High levels of chemicals found in creek feeding into Chattahoochee

by: Brian Monahan Updated:

ATLANTA - A new report found potentially dangerous levels of synthetic chemicals in a local creek that feeds into the Chattahoochee River.

The study, which was released by the Environmental Protection Agency a couple of weeks ago, found high levels of PCB, or polychlorinated biphenyls, and pesticides in the fish. Both chemicals has been banned for 30 years.

[READ: Former Braves player unveils plan to build park, trails near Bankhead]

The Proctor Creek watershed covers about 16 square miles on the west side of Atlanta. The city just tagged $3 million of TSPLOST money to building a greenway along its banks.

The clear water gives no hint of danger, but just feet from the creek you'll see signs warning you to not play, swim or fish.

“The EPA estimates this system, the whole system, carries 40 percent of the pollutants that the city's contributing to the Chattahoochee River,” said Debra Edelson, of the Emerald Corridor Foundation.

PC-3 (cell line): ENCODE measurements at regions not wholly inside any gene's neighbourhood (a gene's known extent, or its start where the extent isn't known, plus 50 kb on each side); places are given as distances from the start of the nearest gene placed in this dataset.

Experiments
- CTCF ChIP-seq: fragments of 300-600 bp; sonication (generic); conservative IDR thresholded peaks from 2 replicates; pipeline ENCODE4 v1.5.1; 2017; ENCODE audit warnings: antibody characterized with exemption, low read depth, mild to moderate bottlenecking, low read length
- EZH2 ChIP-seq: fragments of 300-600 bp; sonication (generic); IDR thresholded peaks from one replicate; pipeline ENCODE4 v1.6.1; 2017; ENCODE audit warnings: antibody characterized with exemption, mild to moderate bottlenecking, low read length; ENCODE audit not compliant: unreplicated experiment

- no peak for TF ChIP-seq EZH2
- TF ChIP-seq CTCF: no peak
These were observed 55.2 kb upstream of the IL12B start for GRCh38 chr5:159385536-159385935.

Experts believe heavy rain and erosion are possibly causing chemicals from decades ago to resurface.

“As the stormwaters erode and change the creek and the areas around it, it seems like we're starting to pull up the old industrial soils and uses," Edelson said. “This was an industrial area so you can only imagine what was being hauled and managed and moved around on these properties.”


TRENDING STORIES:


Severe Weather Team 2 meteorologist Brian Monahan reached out to the Chattahoochee Riverkeeper, who said, the pesticide concentrations found in fish in Proctor Creek are not common.

Despite bright yellow warning signs, people still fish out of the creek.

“It's increasingly ill-advised and those signs need to be really prominent and everywhere we think people are attempting to have that interaction with the water,” Edelson said.

Some pollution levels are dropping in the creek. E.coli contamination in the headwaters near downtown Atlanta have dropped nearly 50 percent in the last two years.